Basilica di San Vitale a Ravenna
"I had committed myself earlier to spend the Easter vacation with Collins and, though I would have broken my word without compunction and left my former friend friendless, had Sebastian made a sign, no sign was made; accordingly Collins and I spent several economical and instructive weeks together in Ravenna. A bleak wind blew from the Adriatic among those mighty tombs. In an hotel bedroom designed for a warmer season, I wrote long letters to Sebastian and called daily at the post: office for his answers. There were two, each from a different address, neither giving any plain news of himself, for he wrote in a style of remote fantasy - …'Mummy and two attendant poets have three bad colds in the head, so I have come here. It is the feast of S. Nichodemus of Thyatira, who was martyred by having goatskin nailed to his pate, and is accordingly the patron of bald heads. Tell Collins, who I am sure will be bald before us. There are too many people here, but one, praise heaven! Has an ear trumpet, and that keeps me in good humour. And now I must try to catch a fish. It is too far to send it to you so I will keep the backbone…' - which left me fretful. Collins made notes for a little thesis pointing out the inferiority of the original mosaics to their photographs. Here was planted the seed of what became his life’s harvest. When, many years later, there appeared the first massive volume of his still unfinished work on Byzantine Art, I was touched to find among two pages of polite, preliminary acknowledgements of debt, my own name: '…to Charles Ryder, with the aid of whose all-seeing yes I first saw the Mausoleum of Galla Placidia and San Vitale…'"
Brideshead Revisited, Evelyn Waugh. Chapman and Hall, London, 1945.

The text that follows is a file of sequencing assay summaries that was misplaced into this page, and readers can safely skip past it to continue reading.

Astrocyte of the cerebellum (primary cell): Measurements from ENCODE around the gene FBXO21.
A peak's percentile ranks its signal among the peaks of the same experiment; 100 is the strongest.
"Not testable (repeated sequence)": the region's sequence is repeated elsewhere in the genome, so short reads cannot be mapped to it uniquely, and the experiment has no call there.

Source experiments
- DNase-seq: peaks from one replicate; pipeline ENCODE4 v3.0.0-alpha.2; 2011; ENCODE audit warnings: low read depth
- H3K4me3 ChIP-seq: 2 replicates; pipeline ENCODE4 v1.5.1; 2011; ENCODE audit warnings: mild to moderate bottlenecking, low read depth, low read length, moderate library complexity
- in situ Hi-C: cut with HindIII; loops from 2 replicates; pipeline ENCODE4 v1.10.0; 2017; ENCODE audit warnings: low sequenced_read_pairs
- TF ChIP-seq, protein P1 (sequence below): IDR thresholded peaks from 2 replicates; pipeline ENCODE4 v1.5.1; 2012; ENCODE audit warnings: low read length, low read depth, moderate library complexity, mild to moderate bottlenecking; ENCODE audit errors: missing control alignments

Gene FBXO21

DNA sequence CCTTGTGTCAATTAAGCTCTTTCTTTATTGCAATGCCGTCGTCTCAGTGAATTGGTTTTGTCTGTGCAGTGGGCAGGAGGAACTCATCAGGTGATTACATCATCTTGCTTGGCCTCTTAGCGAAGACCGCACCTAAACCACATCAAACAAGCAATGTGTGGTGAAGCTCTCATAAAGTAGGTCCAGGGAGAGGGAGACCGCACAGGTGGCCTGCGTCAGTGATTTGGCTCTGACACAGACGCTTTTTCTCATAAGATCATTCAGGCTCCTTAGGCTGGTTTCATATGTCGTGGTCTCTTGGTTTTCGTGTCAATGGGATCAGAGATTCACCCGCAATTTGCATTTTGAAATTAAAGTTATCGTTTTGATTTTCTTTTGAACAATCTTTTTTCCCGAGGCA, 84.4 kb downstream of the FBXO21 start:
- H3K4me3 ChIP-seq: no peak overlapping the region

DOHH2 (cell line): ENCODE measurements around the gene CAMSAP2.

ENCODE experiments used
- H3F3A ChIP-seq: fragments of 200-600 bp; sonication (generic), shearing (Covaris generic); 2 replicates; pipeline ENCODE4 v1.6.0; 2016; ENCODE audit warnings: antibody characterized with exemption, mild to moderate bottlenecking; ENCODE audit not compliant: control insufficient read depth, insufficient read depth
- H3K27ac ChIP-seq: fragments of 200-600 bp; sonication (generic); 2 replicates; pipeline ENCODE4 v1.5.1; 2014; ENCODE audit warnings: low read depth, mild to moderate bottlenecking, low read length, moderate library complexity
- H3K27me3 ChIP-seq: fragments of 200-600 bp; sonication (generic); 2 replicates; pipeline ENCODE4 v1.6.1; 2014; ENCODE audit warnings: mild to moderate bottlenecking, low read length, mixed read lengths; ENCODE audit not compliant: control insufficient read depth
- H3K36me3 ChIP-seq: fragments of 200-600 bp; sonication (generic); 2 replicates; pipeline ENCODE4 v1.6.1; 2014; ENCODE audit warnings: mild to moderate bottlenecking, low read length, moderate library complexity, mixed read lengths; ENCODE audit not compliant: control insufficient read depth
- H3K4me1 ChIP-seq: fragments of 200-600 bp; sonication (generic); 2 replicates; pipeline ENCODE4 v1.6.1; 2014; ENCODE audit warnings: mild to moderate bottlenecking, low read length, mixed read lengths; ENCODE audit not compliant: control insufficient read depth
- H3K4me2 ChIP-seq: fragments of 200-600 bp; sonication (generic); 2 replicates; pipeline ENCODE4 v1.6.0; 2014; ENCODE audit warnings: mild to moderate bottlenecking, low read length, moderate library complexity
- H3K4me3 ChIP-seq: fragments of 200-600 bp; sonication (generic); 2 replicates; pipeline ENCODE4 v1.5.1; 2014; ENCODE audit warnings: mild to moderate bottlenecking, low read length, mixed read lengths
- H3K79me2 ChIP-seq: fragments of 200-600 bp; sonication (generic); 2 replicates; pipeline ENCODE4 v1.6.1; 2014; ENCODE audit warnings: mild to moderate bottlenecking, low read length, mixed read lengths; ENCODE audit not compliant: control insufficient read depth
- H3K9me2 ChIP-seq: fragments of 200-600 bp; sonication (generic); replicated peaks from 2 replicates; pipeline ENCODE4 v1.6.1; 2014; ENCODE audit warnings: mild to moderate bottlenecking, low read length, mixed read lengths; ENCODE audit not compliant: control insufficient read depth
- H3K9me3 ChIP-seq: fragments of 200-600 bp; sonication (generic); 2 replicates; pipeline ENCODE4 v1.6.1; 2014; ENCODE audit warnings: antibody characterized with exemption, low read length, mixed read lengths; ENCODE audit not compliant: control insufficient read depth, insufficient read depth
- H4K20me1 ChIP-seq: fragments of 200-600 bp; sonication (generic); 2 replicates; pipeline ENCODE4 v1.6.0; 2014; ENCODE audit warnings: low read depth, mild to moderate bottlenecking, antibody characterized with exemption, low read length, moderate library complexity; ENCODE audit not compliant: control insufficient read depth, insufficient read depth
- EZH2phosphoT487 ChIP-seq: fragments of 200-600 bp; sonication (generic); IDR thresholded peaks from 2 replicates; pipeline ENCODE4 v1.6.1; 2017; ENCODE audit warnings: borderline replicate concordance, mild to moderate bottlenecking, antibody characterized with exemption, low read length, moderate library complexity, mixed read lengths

San Vitale (527-548) is one of Italy's most important monuments of early Christian art, and represents a major tradition of building in the Early Christian period, that of the centralized structure. The circular form has a long history and was most frequently used for tombs or commemorative mausolea in Roman times. They were adapted by the Christians for the additional function of the baptistry. The symbolic cleansing and rebirth into a new Christian life embodied in Baptism was appropriately placed in buildings reminiscent of mausolea with their implications of death, resurrection, and salvation in the hereafter. San Vitale, however, is a special case, for it served as the principal church of the Archbishop Maximianus, the personal representative of the Byzantine Emperor Justinian, after the Byzantine occupation of Ravenna in 540. Structurally, it followed a traditional plan, a double-shell building in which the exterior wall forms an octagon surrounding a higher central octagonal core surmounted by a dome. On all but one side a groin-vaulted aisle or ambulatory on the ground floor and gallery above surround this central core. Semicircular niches (exedrae) curve outward from the central space into the aisle and gallery areas, creating an undulating effect. Triple arcades penetrate these exedrae on the ambulatory and gallery levels, reducing the curving walls to billowing screens. A two-story arch encloses each exedra, emphasizing the height of the building and leading the eye upward to the dome above (reworked in the 17th century). On the eighth side a two-story, groin-vaulted rectangular sanctuary interrupts the ambulatory and gallery, leading to the semicircular apse with its half dome. This sanctuary imposes a longitudinal emphasis on what would have otherwise been an entirely centralized building. The exterior of San Vitale is a simple, direct statement of its basic geometric volumes and structure, a revealing statement of its wraparound exterior ambulatory, vertical central core, and penetrating sanctuary with its accumulation of three chapels. The interior, however, presents a varied sequence of shifting curved screens of columns in the exedrae, contrasts between dark and lighted areas, and an undulating interior core that soars to the dome above. In its original condition, with its full complement of variegated marble veneer in the lower areas, vast areas of shimmering mosaics and richly carved, painted capitals, light and colour would have worked together to create a diffuse and elusory architectural space. This building must be seen in the context of the elaborate program of mosaics that occupy the walls and vaults of the sanctuary. They are the most complete set of mosaics surviving from the time of the Emperor Justinian.